These products can be used as such for the charge, optionally after crushing and screening. The second group concerns charges obtained after drying, which have a dispersion rate lower than that of the charges of the first group. These charges need, before use, to be calcined at a temperature higher than 300° C., optionally after crushing and screening.
In the process of the invention, the binding agent and/or the alumina charge may be at least partially replaced with an oxide selected from the group consisting of at least one of the metals, above called promoters, or additional metals.
According to the prior art, the charge and the binding agent may be admixed as powders. The powdered binding agent may consist of various products: boehmite, pseudo-boehmite, bayerite, amorphous alumina gels, aluminum hydroxide gels, ultra-fine hydrargillite in non peptized state. The powder mixture is then contacted with water or acidulated water. The charge-binding agent-water mixture is so achieved that the pH of the final composition is lower than 4, in such proportions that the dispersion rate of the final composition is from 10 to 60%.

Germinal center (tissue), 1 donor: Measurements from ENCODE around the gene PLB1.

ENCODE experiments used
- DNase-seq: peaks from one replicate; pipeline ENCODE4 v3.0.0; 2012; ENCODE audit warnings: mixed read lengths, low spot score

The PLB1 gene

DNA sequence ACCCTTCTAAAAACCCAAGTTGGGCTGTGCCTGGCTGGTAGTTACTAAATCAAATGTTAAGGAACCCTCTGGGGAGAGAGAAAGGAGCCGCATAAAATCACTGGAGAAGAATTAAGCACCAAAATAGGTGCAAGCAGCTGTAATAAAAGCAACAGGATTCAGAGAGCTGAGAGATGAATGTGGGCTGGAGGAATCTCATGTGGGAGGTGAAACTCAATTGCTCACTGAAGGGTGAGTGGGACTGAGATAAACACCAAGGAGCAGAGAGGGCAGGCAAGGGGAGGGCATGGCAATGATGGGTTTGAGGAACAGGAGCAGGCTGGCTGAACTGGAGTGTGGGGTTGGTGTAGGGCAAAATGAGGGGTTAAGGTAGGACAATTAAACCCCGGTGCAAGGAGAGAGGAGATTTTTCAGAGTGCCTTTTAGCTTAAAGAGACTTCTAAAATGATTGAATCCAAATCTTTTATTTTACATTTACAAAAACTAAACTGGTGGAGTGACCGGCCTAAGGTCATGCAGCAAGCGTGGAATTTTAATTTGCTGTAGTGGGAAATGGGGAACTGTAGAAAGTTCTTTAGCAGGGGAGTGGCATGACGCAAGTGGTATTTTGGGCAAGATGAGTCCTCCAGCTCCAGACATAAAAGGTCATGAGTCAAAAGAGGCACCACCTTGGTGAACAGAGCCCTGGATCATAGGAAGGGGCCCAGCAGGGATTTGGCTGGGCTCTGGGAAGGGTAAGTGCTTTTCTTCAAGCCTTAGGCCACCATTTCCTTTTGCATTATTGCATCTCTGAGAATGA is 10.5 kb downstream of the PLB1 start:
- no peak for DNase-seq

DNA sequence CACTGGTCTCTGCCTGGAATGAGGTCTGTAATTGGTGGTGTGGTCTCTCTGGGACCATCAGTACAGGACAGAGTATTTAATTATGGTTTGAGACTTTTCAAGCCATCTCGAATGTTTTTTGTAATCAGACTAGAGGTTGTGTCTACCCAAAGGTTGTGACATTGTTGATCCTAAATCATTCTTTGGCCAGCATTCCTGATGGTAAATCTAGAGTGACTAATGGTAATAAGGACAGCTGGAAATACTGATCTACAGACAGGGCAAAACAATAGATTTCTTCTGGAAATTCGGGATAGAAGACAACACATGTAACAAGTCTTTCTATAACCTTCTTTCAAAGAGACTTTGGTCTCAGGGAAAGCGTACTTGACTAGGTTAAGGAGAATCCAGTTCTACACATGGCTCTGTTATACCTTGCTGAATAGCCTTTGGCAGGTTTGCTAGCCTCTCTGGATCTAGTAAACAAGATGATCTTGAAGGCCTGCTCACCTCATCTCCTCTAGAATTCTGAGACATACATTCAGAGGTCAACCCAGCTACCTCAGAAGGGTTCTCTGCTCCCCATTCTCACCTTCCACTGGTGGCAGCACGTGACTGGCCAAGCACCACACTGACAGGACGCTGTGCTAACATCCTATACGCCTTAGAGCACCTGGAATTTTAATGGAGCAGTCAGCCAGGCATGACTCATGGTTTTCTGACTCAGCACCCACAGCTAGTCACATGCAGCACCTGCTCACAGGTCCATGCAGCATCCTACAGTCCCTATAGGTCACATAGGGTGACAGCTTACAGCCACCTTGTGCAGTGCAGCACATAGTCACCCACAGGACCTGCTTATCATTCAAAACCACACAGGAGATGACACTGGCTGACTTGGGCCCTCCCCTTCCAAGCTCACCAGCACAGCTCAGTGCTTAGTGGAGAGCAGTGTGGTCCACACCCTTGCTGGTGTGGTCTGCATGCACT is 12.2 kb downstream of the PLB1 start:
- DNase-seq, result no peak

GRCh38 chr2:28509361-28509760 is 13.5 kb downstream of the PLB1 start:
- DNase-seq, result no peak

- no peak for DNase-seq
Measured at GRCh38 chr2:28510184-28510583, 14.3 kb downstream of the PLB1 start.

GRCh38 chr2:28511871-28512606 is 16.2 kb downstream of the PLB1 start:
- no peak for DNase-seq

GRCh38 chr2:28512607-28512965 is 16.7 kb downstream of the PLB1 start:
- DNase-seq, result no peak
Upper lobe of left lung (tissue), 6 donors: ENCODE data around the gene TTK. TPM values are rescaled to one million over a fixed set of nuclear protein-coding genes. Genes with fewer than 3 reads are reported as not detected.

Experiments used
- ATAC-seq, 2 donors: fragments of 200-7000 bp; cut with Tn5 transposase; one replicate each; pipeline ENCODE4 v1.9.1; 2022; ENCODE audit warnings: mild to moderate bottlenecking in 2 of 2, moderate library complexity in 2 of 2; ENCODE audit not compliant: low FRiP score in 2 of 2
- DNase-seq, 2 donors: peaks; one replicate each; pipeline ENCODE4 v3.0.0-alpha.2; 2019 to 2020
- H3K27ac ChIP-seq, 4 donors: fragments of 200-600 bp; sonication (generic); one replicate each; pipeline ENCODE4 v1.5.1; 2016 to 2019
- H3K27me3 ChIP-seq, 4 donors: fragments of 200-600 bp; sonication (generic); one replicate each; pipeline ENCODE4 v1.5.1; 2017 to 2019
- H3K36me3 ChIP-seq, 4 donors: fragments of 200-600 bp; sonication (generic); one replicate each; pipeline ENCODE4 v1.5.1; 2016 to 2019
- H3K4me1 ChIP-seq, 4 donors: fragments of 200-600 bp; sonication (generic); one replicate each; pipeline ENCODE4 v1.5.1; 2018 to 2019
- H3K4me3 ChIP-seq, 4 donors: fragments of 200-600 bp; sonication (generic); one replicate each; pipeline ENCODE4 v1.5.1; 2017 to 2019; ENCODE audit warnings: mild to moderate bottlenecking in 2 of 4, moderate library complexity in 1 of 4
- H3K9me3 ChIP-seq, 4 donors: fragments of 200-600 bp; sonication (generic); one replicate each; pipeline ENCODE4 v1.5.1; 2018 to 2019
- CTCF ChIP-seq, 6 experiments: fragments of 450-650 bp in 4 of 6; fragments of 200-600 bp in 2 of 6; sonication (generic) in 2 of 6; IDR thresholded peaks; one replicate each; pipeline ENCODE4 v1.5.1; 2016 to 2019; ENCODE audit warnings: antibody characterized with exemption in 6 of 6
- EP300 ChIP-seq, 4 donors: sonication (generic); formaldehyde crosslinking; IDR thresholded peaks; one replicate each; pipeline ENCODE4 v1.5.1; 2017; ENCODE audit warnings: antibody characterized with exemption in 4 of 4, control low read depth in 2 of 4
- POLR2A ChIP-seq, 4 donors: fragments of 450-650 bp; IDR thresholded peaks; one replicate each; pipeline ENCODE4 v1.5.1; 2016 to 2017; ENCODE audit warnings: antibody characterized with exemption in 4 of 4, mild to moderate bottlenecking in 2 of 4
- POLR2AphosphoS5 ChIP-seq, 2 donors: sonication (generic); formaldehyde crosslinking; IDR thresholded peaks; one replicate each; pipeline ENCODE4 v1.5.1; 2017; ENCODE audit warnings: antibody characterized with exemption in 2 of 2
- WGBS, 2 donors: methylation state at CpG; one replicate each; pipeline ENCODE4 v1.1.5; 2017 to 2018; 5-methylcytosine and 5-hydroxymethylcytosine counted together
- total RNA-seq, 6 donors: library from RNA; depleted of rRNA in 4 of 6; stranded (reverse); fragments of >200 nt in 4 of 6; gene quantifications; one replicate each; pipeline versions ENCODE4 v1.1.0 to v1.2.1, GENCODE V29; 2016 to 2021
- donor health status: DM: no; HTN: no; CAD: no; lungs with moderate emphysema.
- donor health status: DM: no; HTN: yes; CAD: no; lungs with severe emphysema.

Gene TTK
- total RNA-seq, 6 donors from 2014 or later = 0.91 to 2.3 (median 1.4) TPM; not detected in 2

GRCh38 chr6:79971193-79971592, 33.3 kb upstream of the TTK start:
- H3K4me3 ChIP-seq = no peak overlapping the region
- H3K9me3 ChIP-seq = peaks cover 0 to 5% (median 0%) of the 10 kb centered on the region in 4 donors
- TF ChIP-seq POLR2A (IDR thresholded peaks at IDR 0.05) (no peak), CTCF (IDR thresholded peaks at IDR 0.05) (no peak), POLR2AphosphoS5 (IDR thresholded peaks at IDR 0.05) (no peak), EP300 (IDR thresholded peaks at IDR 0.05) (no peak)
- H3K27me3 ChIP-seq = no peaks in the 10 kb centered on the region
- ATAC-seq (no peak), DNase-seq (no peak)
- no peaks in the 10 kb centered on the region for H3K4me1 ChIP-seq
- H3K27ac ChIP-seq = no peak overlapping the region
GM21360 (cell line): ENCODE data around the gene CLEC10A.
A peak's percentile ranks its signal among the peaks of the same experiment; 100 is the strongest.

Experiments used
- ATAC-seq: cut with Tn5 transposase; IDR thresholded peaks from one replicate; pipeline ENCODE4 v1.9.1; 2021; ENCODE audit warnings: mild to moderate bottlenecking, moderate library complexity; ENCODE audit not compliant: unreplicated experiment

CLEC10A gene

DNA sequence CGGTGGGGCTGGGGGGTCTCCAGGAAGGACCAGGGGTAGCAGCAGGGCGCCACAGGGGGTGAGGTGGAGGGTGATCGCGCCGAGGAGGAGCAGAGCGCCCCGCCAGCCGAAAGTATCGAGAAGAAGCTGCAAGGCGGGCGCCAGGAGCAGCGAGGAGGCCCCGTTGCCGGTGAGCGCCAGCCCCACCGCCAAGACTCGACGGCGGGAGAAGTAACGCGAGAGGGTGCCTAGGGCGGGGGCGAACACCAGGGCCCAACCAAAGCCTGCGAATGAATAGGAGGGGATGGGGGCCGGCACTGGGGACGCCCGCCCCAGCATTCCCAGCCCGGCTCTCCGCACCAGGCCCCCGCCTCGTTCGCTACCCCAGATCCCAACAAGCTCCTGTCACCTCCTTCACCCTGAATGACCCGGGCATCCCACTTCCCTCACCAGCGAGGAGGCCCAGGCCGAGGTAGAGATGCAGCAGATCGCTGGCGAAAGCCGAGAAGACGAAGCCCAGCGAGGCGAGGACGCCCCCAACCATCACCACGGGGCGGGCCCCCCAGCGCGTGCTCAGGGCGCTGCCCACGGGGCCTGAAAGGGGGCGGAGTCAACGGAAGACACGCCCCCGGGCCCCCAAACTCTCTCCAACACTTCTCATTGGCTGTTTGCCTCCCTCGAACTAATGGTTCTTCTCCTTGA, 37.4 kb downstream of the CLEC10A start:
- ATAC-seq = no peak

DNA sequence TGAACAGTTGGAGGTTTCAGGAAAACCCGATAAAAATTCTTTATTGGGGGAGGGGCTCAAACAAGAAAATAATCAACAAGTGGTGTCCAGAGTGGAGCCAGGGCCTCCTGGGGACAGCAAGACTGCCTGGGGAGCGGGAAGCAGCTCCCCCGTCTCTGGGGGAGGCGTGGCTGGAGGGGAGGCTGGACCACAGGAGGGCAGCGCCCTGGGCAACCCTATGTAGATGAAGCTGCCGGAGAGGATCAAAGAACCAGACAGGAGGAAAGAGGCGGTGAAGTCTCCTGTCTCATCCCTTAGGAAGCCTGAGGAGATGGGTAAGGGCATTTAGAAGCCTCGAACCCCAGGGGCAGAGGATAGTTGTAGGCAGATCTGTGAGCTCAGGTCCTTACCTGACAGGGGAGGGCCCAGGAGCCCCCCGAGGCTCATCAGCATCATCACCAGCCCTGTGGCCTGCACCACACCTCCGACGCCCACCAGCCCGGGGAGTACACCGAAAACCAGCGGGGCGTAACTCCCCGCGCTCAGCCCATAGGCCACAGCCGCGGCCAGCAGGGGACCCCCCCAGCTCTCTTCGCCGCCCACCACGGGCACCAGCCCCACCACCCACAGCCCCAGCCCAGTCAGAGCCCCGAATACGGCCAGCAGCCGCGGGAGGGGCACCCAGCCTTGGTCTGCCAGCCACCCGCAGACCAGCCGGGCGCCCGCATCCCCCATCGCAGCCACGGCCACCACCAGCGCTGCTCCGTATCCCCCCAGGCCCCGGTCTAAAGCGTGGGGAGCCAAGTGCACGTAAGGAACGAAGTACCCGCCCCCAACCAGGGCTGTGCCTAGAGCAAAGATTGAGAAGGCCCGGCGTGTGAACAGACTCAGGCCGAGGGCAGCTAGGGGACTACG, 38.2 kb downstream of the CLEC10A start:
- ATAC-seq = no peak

According to another method, the powdered charge and the binding agent, as alumina suspension or dispersion, can be admixed, under stirring, in such proportions that the dispersion rate of the composition is from 10 to 60% and the pH of the final composition lower than 4.